Edgar Degas

1834–1917

Biography

William Roberts, ‘Study for ‘He Knew Degas’’ c.1938
William Roberts
Study for ‘He Knew Degas’ c.1938
© The estate of William Roberts

Edgar Degas (US: or UK: ; born Hilaire-Germain-Edgar De Gas, French: [ilɛːʁ ʒɛʁmɛ̃ ɛdɡaʁ də ɡɑ]; 19 July 1834 – 27 September 1917) was a French artist famous for his paintings, sculptures, prints, and drawings. He is especially identified with the subject of dance; more than half of his works depict dancers. He is regarded as one of the founders of Impressionism, although he rejected the term, preferring to be called a realist. He was a superb draftsman, and particularly masterly in depicting movement, as can be seen in his rendition of dancers, racecourse subjects and female nudes. His portraits are notable for their psychological complexity and for their portrayal of human isolation.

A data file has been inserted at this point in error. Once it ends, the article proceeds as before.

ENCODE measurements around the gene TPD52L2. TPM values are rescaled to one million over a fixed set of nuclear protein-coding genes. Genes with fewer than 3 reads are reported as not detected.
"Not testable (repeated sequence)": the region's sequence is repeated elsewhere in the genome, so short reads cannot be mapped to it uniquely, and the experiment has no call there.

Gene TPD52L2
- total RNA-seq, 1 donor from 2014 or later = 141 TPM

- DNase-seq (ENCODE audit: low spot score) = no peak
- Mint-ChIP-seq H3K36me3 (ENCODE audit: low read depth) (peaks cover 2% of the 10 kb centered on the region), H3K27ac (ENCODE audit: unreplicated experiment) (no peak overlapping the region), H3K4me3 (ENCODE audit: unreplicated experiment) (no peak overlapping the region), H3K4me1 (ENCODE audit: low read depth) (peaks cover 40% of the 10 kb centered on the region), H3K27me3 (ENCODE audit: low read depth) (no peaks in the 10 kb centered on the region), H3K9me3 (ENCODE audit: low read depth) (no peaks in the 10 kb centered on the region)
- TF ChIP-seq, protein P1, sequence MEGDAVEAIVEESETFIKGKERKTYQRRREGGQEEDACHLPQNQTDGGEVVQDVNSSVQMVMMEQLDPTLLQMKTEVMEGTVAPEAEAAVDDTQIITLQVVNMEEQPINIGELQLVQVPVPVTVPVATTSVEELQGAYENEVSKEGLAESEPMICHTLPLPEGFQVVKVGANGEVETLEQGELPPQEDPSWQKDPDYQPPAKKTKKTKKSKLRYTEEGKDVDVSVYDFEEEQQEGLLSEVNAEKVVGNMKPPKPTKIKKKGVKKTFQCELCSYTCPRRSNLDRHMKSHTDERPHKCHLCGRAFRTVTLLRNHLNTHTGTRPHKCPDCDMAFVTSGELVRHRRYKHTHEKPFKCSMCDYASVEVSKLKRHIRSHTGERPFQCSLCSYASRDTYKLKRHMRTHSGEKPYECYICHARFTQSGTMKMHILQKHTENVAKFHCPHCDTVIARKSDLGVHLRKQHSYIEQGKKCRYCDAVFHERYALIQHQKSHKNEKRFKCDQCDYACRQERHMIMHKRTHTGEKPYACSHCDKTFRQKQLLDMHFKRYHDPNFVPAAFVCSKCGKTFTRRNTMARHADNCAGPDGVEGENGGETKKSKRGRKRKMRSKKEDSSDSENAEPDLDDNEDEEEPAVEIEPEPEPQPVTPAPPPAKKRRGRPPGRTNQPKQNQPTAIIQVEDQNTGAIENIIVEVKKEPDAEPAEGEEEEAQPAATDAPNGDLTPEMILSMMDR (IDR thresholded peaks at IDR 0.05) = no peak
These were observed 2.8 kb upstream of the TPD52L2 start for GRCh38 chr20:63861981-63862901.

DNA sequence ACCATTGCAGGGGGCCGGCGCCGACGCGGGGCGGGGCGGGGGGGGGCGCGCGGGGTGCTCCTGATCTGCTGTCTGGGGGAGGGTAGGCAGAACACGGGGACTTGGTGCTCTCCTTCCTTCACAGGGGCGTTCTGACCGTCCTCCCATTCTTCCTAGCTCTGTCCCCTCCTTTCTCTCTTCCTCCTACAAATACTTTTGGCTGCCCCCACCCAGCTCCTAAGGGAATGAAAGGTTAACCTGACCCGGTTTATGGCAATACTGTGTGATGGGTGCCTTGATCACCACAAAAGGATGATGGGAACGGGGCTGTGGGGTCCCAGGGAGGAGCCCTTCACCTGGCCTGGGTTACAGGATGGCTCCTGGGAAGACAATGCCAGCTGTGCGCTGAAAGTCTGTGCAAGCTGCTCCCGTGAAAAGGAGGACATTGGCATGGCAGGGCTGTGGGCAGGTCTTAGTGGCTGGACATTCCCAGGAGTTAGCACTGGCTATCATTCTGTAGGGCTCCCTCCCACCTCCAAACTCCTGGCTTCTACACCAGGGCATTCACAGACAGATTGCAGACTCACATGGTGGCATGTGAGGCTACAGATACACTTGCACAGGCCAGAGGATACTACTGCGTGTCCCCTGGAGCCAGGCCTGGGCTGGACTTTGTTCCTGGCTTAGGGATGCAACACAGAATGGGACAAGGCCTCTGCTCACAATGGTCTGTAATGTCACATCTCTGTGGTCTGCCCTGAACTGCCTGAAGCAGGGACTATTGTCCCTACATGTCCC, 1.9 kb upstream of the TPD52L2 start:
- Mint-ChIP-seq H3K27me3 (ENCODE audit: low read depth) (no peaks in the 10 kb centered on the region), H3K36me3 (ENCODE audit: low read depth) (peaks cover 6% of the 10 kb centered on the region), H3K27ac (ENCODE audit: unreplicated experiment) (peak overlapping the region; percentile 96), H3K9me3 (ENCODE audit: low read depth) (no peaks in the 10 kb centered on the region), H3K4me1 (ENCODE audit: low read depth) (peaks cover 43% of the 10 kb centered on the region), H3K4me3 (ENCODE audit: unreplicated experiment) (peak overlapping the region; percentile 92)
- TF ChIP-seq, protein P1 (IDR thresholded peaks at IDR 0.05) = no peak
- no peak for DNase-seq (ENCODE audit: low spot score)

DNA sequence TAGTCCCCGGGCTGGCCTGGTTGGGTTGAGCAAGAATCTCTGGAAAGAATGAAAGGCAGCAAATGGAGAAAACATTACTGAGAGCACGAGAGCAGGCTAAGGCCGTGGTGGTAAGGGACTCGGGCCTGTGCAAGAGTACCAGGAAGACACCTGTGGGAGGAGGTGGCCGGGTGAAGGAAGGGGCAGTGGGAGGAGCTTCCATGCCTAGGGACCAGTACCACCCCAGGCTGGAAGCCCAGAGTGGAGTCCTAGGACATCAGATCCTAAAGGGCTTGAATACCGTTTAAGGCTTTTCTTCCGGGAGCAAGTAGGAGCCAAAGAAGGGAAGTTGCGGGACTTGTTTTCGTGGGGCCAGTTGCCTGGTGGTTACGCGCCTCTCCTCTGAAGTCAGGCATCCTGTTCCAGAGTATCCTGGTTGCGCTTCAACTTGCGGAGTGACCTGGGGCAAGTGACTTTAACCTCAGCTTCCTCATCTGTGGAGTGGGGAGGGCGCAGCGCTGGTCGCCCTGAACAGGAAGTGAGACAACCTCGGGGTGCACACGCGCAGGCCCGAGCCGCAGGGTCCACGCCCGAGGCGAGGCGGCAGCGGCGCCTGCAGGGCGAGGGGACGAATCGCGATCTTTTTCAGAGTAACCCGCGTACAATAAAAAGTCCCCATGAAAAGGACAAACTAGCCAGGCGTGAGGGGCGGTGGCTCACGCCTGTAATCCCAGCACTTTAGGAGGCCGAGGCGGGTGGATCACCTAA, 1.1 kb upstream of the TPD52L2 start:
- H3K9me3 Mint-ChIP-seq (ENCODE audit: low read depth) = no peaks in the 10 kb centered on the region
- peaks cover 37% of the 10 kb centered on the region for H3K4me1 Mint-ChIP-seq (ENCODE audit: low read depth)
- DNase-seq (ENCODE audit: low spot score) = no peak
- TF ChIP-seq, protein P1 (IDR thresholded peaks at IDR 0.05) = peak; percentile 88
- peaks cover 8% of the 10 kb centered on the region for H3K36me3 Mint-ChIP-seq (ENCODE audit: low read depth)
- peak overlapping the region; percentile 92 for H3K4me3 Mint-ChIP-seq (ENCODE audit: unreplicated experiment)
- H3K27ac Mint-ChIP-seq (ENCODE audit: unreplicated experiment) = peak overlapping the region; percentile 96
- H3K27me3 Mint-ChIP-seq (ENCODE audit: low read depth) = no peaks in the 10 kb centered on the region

At the beginning of his career, Degas wanted to be a history painter, a calling for which he was well prepared by his rigorous academic training and close study of classic art. In his early thirties, he changed course, and by bringing the traditional methods of a history painter to bear on contemporary subject matter, he became a classical painter of modern life.

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Artworks

Artist as subject

Further reading

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